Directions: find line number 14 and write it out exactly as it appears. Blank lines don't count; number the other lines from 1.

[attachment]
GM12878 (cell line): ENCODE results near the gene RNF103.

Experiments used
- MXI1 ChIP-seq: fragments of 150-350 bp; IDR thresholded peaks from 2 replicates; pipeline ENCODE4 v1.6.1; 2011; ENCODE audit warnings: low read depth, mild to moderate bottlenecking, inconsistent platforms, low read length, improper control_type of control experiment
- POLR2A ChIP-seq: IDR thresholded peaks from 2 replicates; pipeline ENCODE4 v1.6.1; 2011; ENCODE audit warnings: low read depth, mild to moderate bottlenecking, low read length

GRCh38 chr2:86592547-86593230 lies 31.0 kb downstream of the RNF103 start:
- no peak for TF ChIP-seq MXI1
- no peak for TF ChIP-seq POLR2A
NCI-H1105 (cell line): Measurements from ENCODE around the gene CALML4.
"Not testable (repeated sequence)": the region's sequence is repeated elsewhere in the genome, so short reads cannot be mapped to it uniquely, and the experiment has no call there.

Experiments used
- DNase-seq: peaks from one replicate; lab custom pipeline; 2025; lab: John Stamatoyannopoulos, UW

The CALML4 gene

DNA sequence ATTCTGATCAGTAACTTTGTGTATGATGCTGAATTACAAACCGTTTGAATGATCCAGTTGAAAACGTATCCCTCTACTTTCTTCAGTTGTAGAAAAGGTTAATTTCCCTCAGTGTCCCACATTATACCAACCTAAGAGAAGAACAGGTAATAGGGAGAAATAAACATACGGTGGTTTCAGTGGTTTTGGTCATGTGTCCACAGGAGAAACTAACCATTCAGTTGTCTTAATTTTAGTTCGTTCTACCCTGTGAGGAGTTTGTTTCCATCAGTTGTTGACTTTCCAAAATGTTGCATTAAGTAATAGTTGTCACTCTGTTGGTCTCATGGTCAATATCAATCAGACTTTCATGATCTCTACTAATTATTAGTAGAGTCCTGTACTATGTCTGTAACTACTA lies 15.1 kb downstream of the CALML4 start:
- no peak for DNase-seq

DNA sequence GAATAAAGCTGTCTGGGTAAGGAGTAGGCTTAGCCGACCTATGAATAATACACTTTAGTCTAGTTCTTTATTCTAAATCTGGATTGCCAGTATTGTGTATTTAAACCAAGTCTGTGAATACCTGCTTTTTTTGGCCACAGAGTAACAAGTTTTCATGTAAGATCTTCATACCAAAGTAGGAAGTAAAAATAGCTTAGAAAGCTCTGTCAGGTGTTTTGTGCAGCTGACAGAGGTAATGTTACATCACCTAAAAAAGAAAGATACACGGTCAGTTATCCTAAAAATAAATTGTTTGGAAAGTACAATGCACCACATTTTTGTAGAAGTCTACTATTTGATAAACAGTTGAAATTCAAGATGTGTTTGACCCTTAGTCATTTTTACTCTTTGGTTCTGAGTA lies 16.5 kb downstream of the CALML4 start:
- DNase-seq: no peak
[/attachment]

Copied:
- no peak for DNase-seq